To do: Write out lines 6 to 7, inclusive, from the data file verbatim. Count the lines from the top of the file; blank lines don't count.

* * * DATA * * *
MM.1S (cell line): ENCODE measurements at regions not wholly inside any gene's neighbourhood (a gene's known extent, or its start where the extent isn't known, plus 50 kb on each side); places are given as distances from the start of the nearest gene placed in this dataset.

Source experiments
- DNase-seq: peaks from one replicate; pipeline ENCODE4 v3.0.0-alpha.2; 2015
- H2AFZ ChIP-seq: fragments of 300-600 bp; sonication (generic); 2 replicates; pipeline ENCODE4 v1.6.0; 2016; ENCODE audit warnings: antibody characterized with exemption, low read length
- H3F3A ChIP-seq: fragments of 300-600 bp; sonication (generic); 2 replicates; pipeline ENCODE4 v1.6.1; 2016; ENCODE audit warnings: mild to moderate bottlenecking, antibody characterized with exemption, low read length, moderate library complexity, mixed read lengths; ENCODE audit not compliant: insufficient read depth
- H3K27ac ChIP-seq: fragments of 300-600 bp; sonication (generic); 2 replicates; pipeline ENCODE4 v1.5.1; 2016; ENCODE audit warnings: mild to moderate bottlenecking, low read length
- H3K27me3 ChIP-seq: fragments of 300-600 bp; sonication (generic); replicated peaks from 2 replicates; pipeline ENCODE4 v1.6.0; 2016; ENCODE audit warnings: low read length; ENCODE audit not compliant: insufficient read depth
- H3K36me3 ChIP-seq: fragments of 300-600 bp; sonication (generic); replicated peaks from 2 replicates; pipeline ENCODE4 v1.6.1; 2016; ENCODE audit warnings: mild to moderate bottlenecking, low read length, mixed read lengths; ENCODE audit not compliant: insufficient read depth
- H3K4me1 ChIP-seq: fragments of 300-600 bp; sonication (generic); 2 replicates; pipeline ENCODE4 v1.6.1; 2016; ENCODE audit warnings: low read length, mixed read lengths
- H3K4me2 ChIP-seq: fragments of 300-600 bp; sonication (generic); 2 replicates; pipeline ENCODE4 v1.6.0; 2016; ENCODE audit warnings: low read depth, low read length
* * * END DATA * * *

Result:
- H3K27ac ChIP-seq: fragments of 300-600 bp; sonication (generic); 2 replicates; pipeline ENCODE4 v1.5.1; 2016; ENCODE audit warnings: mild to moderate bottlenecking, low read length
- H3K27me3 ChIP-seq: fragments of 300-600 bp; sonication (generic); replicated peaks from 2 replicates; pipeline ENCODE4 v1.6.0; 2016; ENCODE audit warnings: low read length; ENCODE audit not compliant: insufficient read depth